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Shea v. Olson

The Supreme Court of Washington
Jan 8, 1936
185 Wn. 143 (Wash. 1936)

Summary

In Shea v. Olson, 185 Wn. 143, 157, 53 P.2d 615, 111 A.L.R. 998 (1936), the court upheld the constitutionality of the host-guest statute.

Summary of this case from Suburban Fuel Co. v. Lamoreaux

Opinion

No. 25800. Department One.

January 8, 1936.

AUTOMOBILES — LIABILITY FOR INJURIES — HOST AND GUEST — STATUTORY PROVISIONS — "INTENTIONAL ACCIDENT." The legislature in enacting Laws 1935, chapter 18, p. 145 [Rem. 1935 Sup., § 6297-1], which denies any recovery to an invited guest in a motor vehicle, unless the accident shall have been intentional on the part of the owner or driver, did not mean anything other than that the owner or operator purposely brought about the "accident."

SAME — LIABILITY FOR INJURIES — HOST AND GUEST — INTENTIONAL ACCIDENT — EVIDENCE — SUFFICIENCY. Evidence that the driver of a guest car had been drinking and drove his car at a speed of 55 or 60 miles per hour on a dusty road at night past a warning sign at a curve, and wrecked the car, does not warrant a finding that the accident was intentional, he being with a party of friends.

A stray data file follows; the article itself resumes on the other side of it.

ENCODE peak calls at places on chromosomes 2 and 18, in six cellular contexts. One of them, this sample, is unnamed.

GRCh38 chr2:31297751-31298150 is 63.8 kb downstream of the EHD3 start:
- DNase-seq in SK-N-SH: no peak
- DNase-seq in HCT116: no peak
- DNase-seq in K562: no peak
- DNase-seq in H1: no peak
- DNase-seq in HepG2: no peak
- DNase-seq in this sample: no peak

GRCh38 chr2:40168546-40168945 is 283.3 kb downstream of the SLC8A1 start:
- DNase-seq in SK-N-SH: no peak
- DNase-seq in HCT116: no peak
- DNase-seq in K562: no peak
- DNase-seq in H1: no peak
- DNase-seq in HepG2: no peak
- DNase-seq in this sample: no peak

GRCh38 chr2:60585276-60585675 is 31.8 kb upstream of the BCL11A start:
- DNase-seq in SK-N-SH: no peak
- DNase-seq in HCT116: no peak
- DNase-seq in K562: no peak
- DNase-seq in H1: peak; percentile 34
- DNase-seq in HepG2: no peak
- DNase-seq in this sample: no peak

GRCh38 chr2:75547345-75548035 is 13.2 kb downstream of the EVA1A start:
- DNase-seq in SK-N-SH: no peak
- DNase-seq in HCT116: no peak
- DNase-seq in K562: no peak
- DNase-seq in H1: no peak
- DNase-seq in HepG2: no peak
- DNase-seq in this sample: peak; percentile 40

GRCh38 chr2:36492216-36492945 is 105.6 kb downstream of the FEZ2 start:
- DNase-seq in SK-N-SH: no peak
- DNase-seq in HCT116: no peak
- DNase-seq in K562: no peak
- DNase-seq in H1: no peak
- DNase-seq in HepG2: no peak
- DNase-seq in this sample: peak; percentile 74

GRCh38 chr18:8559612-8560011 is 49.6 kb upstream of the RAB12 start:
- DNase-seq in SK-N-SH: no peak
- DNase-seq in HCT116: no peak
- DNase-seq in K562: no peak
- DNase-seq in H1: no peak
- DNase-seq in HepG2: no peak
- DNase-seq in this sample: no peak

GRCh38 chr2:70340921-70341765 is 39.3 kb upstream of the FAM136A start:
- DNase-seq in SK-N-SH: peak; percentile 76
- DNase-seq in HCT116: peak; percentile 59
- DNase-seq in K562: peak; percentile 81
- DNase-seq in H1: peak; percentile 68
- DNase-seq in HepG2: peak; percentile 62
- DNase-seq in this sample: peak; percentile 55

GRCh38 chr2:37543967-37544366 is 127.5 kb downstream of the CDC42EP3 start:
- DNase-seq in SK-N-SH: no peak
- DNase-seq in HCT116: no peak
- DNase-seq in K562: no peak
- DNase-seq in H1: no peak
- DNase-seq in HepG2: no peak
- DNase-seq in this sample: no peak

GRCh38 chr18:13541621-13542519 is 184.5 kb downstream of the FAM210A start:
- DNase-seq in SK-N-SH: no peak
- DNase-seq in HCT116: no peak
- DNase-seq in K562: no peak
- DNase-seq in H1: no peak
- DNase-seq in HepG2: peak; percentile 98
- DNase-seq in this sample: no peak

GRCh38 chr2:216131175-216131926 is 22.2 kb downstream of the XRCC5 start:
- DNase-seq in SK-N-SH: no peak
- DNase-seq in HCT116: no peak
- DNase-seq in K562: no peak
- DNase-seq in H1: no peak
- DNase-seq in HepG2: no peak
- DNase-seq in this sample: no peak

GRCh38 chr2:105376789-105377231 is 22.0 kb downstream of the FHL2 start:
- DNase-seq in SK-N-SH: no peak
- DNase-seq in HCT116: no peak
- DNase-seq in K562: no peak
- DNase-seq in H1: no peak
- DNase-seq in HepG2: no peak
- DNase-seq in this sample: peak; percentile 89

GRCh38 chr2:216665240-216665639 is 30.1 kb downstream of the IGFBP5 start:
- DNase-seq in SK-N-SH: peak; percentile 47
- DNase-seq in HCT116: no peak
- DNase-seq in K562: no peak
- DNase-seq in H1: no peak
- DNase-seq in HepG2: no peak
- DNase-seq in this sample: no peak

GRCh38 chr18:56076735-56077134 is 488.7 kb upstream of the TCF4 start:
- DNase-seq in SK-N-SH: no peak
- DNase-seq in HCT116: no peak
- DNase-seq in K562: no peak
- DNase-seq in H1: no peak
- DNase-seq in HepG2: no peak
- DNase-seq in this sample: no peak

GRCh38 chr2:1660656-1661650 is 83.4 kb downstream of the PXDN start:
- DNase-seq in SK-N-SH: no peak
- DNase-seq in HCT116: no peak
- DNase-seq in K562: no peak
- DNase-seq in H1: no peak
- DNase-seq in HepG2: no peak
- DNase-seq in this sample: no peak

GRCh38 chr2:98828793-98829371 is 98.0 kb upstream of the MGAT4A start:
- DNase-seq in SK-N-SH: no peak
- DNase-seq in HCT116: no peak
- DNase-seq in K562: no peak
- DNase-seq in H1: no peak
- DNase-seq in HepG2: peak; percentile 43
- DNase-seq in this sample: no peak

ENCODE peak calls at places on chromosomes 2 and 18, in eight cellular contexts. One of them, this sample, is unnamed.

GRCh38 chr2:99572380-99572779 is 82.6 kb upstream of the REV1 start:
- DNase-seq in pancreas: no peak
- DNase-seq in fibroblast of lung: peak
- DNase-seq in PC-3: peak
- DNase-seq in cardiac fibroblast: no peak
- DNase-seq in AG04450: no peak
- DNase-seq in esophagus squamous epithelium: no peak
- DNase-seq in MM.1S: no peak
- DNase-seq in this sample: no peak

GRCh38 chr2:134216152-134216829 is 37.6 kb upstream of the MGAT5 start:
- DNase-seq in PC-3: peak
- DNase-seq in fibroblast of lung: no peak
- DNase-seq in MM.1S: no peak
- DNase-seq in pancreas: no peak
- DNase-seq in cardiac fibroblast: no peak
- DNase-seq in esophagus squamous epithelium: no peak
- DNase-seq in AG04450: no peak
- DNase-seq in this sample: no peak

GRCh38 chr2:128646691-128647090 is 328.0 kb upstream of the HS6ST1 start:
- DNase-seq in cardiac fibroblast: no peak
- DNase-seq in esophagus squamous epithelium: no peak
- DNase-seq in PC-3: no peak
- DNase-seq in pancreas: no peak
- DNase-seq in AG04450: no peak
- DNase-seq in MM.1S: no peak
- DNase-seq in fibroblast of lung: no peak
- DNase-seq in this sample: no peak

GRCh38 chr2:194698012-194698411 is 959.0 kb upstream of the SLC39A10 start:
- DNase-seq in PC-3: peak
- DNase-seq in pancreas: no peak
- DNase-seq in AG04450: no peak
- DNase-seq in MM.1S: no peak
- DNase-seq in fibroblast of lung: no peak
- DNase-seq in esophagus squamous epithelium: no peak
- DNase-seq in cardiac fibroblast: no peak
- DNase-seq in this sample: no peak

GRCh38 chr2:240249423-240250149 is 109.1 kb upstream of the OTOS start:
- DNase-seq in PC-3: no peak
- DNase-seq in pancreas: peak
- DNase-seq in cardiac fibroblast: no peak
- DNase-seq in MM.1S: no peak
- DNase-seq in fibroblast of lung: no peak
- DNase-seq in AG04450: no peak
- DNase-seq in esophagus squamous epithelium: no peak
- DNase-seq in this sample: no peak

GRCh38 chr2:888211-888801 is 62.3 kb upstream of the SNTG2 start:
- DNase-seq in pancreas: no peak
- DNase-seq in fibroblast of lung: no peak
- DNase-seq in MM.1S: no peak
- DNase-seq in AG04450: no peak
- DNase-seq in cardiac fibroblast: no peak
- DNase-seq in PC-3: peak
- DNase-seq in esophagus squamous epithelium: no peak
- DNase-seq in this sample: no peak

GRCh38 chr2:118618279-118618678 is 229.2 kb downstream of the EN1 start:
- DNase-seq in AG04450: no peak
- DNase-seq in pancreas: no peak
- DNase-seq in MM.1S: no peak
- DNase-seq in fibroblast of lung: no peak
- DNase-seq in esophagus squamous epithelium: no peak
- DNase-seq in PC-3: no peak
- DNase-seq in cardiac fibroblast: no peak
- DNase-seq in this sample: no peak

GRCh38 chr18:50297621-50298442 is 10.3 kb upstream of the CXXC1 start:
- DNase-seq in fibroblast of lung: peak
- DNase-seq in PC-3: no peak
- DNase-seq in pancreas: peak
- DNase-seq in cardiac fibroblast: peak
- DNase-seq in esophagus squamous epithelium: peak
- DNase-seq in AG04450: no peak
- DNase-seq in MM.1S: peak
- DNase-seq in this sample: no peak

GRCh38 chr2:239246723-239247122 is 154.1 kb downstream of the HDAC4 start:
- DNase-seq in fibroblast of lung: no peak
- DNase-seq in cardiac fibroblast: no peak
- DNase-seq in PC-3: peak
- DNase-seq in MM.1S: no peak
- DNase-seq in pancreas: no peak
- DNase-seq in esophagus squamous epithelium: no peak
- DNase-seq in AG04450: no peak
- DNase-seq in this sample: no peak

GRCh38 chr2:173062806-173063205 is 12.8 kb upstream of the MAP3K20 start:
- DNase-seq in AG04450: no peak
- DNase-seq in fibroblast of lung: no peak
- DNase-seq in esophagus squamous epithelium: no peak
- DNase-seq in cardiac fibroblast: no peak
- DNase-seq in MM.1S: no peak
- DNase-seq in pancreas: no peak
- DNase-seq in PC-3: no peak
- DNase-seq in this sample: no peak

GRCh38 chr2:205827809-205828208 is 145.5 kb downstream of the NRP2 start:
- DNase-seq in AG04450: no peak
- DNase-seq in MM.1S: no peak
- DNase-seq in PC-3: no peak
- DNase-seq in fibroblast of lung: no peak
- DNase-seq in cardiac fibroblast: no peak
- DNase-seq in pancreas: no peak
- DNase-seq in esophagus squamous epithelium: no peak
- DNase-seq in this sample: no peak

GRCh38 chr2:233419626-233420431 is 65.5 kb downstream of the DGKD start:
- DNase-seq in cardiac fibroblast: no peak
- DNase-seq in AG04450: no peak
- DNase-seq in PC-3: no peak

STATUTES (8) — VALIDITY — PRESUMPTION AND CONSTRUCTION IN FAVOR OF VALIDITY. The presumption in favor of the constitutionality of an act holds unless its invalidity is so apparent as to leave no reasonable doubt on the subject.

SAME (14) — SUBJECTS AND TITLES — EXPRESSION IN TITLE OF SUBJECT OF ACT — SUFFICIENCY. The title of an act, releasing owners of motor vehicles from responsibility for injuries to "passengers therein," gives reasonable notice of the purpose of Rem. 1935 Sup., §§ 6297-1, 6297-2, to relieve owners and operators from liability to "invited guests," unless the accident was "intentional" on the part of the owner or operator.

CONSTITUTIONAL LAW (43, 120) — POLICE POWER — DUE PROCESS — CONSTITUTIONAL GUARANTEES IN GENERAL. The due process clause of Const. Art. I, §§ 3 and 12, and of the fourteenth amendment to the Federal constitution, does not apply to laws enacted by the state legislature in the exercise of the police power, as an attribute of sovereignty limited only by reasonable tendency to correct some evil or promote some interest of state.